An important outcome of the meeting was the preliminary agreement to utilize SMECS in the planning design of SEMICON West in the critical August-September time frame (right after 07 West, when we set meaningful strategic objectives for 2008). I’m looking forward to working closer with SMECs to ensure the finest possible event for attendees and exhibitors and members.

If you are in the sales and marketing position for a SEMI member company, you can gain valuable contacts and influence over SEMI programs by joining SMECS. For additional information, contact:

SMECS Committee Membership Contact Information
Collin Luttringer, Membership Chair
P: 408 875-0603

Monday, April 07, 2008

Cai Guo Qiang Performance Art

I was in New York last week and was fortunate to see the Cai Guo Qiang exhibit at the Guggenheim. For his work, Cai draws on a wide variety of materials, mediums and traditions—elements of feng shui, Chinese medicine and philosophy, images of dragons and tigers, and gunpowder, lots of gunpowder. Since September 11th he has begun using explosives both as metaphor and material. His explosive works, like Black Rainbow, become momentary, elusive demonstrations of alchemy and violence. His also uses gun powder residue as a medium for "painting". He will be the creeative director for the opening ceremonies at the Beijing Summer Olympics.

I share it with you here because it reminds me of the overwhelming power of human imagination. This gift can be used by artists and activists like Cai, and it can be used in business. We sometimes forget how powerful provacative imagination can be in business. We forget that humans make decisions with two halves of a complex brain. We forget we are hard wired for emotion and beauty. We underutilize art and underestimate its force to change opinion and open the mind to new ideas.

Trade shows managers are in the ideal position to utilize three dimensional art to transmit business-related messages. The best trade show exhibits are art, "made with the intention of stimulating the human senses as well as the human mind, by transmitting emotions and/or ideas". What better place to source inspiration for your next business project than from artists like Cai?

Sunday, April 06, 2008

Cutting Marketing Budgets Are Not the Way to Manage A Recession

At the SEMI Industry Strategy Symposium (ISS), held in Half Moon Bay, California, Stephen Newberry, president and CEO of Lam Research, discussed the state of the industry and today’s perplexing financial results that can be best described as profitless prosperity. In discussing causes of the problem, Newberry said, “Everybody is pursuing cost as solution…in a race to the bottom.” In presenting historical and segment financial results, he concluded, “Clearly cost is not the significant factor relative to generating operating profit.”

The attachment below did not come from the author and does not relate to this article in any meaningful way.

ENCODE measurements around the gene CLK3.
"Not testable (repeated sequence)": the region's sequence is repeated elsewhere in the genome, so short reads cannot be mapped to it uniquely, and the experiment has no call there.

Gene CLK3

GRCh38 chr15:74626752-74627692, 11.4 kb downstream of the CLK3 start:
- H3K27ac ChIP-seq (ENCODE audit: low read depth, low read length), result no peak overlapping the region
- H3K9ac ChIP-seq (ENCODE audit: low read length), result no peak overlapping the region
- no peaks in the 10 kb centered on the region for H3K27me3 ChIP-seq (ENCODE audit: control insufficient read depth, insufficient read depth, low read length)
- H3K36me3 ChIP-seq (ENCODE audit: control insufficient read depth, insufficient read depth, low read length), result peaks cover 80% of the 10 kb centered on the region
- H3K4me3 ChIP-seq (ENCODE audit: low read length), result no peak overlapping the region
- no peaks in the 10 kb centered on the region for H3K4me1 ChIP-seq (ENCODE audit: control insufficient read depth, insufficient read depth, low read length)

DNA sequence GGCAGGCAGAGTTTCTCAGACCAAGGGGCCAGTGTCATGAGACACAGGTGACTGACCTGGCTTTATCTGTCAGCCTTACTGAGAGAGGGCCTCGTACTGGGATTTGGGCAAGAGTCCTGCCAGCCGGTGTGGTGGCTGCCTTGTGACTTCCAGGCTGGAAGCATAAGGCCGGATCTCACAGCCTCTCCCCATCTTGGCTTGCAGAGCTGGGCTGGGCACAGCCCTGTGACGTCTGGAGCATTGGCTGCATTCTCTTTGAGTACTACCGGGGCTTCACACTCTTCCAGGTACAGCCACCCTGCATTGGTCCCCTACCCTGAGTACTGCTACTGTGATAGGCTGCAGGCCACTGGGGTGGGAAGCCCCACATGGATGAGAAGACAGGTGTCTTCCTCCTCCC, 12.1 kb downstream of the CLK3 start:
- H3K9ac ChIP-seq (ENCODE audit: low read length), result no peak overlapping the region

While Newberry was speaking about chip makers, I would argue that cost reduction is also not the solution to equipment and materials makers current financial challenges. In a recession, market share gainers are invariably the last to cut the budgets that deliver and communicate their winning differentiation. Market leaders create a winning future by understanding what their customers want, meeting those needs through product and service development, and effectively communicating their differentiation.

Communications is a critical part of the formula: you can’t “just build it and they will come.”. Customers need to know, understand and value the benefits of your product and services. There are a thousand differentiating variables for customers to focus on; they may choose to concentrate on those which give you an advantage or your competitors. Its not always rational, or fair, and its clearly not always about who “has the best technology.”

In a recession, companies that have a clear understanding of their competitive advantage—and have confidence in it—gain share and come up on the upturn stronger and more profitable than those that simply manage costs. These are the companies that see marketing and communications as a necessary instrument of differentiation, not as a luxury only affordable during good times.

After 30 years of SEMICONs, we have seen upturns and downturns come and go from a unique perspective. We see trade show budgets that rise with confidence and creativity when the market is simply making capacity buys, and shrink when buyers are making strategic decisions about partners and sole sourcing. We see successful companies communicate confidently and effectively with the market when their competitive advantage can best be leveraged, not just when it is more financially amenable.